Prior to the release of ‘Mermaid Avenue’ in 1998, for many people, the name of Woody Guthrie invoked images of a free-spirited, freight train hopping, American troubadour armed only with an acoustic guitar, who wrote political songs about the 1930’s Dust Bowl and ‘This Land Is Your Land’. ‘Mermaid Avenue’ did much to dispel this rather myopic view of Guthrie.
In 1992, Billy Bragg was invited to perform at a celebration of what would have been Guthrie’s 80th birthday held in Central Park in New York. His performance of ‘Vigilante Man’ with the rappers The Disposable Heroes Of Hiphoprisy at this event caught the attention of Guthrie’s daughter, Nora. Nora Guthrie was the custodian of the Woody Guthrie archive which contained thousands of Guthrie’s lyrics for songs which had never been recorded and because Guthrie was not a classically trained musician, the melodies had been lost forever. Most of these lyrics had been written from the 1940s onwards, when Guthrie was living in a house at 3520 Mermaid Avenue, in Coney Island, New York and reflect his many different interests from flying saucers to Ingrid Bergman.
In the spring of 1995, Nora contacted Bragg to see if he’d be interested in writing music for a selection of these lyrics. Bragg was enthusiastic about the project and subsequently contacted Wilco because, at the time, he felt they sounded “like the ultimate Midwest Americana red-dirt band” and that their de facto leader, Jeff Tweedy, was “a marvellous songwriter” who “really understood what we were doing“. Tweedy was apparently initially indifferent to the offer. However, Wilco’s multi-instrumentalist Jay Bennett was more excited by the project and had an affinity with Bragg given that his previous band, Titanic Love Affair, was named after one of the Barking Bard’s lyrics.
Although Bragg had written melodies for a couple of the lyrics in the Guthrie archives in 1996, work on the record didn’t begin in earnest until December 1997 with a six day recording session with Wilco in Chicago. In early 1998, a further six-day session was convened in Dublin. Both sessions were productive with Bragg and Wilco yielding 40 or so songs, some of which only saw the light of day when Volumes II and III of the record were eventually released.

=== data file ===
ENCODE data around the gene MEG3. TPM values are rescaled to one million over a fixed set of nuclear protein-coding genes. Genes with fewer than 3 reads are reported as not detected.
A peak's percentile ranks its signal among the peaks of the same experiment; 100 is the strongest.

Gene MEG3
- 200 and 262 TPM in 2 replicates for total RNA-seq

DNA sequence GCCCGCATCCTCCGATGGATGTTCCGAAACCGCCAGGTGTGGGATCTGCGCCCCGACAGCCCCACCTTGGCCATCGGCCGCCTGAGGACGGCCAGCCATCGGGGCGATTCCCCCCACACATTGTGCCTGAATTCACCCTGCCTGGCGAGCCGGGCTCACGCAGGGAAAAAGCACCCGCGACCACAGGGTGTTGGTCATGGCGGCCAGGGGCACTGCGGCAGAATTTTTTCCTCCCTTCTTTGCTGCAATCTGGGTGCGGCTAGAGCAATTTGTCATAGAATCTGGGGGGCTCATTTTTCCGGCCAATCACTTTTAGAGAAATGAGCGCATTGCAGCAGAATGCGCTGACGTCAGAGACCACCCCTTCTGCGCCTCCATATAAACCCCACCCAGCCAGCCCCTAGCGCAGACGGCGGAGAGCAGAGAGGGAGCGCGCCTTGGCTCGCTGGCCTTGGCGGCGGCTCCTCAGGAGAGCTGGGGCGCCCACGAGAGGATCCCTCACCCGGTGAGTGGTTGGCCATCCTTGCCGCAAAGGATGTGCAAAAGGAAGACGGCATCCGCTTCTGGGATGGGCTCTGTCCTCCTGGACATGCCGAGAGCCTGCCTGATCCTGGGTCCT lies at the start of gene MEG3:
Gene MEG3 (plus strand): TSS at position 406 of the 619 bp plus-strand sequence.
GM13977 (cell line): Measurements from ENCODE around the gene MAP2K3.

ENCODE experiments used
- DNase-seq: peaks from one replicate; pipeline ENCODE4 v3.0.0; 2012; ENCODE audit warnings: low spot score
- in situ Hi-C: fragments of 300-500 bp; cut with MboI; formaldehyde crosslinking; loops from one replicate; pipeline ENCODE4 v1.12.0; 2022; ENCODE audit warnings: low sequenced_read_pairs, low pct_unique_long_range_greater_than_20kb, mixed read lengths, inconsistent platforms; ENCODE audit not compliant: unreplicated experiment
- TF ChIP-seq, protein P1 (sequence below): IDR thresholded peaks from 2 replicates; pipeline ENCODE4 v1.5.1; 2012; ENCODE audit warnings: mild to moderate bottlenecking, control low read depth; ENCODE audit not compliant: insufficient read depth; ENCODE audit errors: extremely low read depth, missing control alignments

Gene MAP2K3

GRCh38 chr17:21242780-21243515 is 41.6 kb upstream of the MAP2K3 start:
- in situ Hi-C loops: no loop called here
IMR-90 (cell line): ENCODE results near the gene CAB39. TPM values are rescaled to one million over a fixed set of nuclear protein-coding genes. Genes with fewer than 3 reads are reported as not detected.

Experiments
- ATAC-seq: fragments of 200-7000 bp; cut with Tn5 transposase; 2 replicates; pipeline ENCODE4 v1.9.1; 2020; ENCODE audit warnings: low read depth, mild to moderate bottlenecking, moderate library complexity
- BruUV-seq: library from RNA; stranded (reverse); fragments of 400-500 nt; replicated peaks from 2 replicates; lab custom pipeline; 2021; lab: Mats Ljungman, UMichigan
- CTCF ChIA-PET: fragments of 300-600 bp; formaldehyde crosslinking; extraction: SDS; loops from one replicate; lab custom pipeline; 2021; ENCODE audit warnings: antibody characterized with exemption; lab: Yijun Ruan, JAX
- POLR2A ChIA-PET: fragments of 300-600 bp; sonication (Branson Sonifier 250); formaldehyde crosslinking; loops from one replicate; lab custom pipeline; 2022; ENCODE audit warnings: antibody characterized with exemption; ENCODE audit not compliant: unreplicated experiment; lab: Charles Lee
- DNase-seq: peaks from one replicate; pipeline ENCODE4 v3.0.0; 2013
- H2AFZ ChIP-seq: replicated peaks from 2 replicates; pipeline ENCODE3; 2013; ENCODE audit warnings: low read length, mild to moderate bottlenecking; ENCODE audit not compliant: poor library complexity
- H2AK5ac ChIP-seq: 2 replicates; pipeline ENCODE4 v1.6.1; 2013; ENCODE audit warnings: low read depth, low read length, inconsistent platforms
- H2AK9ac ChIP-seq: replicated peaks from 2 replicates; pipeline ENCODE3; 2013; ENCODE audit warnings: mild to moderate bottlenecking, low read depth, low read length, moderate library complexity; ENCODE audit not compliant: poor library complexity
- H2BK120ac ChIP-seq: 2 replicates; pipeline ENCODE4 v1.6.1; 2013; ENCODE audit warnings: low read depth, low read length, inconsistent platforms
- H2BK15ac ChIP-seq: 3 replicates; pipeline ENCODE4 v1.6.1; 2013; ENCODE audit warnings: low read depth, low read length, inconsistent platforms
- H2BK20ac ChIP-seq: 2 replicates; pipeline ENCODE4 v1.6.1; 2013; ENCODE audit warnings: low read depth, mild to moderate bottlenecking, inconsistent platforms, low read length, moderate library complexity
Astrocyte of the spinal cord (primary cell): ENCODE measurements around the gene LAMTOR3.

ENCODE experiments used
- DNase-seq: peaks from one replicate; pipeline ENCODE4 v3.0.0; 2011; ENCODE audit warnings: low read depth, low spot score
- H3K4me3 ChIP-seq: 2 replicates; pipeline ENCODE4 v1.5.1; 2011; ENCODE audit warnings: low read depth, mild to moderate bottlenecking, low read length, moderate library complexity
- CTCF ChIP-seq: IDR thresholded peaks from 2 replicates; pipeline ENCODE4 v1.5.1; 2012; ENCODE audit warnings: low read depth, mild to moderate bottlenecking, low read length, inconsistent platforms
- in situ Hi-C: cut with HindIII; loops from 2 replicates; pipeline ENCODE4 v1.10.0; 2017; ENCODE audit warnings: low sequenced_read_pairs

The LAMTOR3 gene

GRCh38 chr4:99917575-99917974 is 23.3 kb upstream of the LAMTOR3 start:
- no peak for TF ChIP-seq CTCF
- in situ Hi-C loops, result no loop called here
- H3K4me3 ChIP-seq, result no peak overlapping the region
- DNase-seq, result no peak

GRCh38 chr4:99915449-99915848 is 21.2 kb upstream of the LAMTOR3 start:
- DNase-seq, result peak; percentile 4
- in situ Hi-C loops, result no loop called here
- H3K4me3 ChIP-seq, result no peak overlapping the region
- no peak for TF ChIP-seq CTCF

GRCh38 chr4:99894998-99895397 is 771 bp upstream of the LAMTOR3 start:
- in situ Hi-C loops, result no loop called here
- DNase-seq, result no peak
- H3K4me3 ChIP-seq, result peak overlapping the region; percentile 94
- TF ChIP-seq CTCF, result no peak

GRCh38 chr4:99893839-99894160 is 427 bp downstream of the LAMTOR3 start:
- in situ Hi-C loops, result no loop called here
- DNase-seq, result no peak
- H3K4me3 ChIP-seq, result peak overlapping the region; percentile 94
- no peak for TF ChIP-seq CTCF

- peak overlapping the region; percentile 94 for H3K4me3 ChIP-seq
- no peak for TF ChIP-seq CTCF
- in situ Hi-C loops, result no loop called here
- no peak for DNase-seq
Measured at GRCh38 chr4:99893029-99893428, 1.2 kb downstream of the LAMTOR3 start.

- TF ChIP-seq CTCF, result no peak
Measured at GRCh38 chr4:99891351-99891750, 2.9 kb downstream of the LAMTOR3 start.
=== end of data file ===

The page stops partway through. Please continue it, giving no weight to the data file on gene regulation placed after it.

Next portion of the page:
The opening song, ‘Walt Whitman’s Niece’, is a raucous affair recounting a visit to a house of ill repute by some sailors who meet a woman who claims that she’s the niece of the great American poet. It’s followed by ‘California Stars’ which has become a singalong staple of Wilco’s live sets. ‘Way Over Yonder In The Minor Key’ is appropriately sung by Bragg given that its refrain starts with ‘Aint nobody that can sing like me’. In the song Guthrie reminisces about meeting a young girl in a ‘hollor tree’ in his home county of Ofuskee in Oklahoma. At the end of the first verse Natalie Merchant’s backing vocals come in beautifully to complement Bragg’s, adding some subtlety to the song, whilst Eliza Carthy’s wonderful fiddle fills out the middle eight. As part of the project Bragg went up to Boston to record some songs with Natalie Merchant. ‘Birds And Ships’ features just her vocals and a simple melody picked out by Bragg on an acoustic guitar.
Guthrie loved children. He had a total of eight offspring and he often wrote songs for them. ‘Hoodoo Voodoo’ is a kid’s song with a mishmash of nonsense lyrics, “Blackbirdy, bluejay, One two three four, Trash sack, jump back E F G, Biggy hat, little hat, fattyman, skinnyman, Grasshopper, greensnake, hold my hand”, being a typical example. The song was co-written by Bragg, Wilco and Corey Harris, the American blues and reggae musician who contributed to the sessions. In 2018, a previously lost version of ‘Hoodoo Voodoo’ by Guthrie alongside his frequent collaborators, Ramblin’ Jack Elliott and Sonny Terry, turned up on a tape of a session that they had recorded in 1954 for Folkways Records’ Moses Asch. It’s very different from the Bragg and Wilco version.